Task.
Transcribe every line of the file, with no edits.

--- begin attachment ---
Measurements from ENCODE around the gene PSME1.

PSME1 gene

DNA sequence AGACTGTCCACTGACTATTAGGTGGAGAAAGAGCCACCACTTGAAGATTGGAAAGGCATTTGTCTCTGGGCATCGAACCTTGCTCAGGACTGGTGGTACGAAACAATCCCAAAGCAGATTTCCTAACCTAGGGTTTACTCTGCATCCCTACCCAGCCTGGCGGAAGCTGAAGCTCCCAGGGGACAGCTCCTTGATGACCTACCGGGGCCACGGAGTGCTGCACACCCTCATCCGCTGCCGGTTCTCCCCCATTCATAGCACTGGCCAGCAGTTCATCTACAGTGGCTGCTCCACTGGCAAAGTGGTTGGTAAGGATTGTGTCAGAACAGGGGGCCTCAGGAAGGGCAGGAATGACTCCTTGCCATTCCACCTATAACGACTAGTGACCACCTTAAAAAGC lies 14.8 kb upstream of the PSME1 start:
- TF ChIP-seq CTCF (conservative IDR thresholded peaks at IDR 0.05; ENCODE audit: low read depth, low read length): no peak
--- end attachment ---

Measurements from ENCODE around the gene PSME1.

PSME1 gene

DNA sequence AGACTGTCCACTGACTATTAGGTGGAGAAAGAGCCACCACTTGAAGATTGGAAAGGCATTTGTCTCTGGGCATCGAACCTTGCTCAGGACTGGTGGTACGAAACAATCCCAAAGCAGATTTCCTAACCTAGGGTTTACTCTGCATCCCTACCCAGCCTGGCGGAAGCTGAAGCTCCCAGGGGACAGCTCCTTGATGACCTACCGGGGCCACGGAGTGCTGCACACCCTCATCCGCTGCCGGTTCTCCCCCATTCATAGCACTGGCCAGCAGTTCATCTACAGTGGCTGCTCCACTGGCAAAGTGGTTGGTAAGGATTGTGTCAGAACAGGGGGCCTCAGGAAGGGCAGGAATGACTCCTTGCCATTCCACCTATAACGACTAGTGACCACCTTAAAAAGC lies 14.8 kb upstream of the PSME1 start:
- TF ChIP-seq CTCF (conservative IDR thresholded peaks at IDR 0.05; ENCODE audit: low read depth, low read length): no peak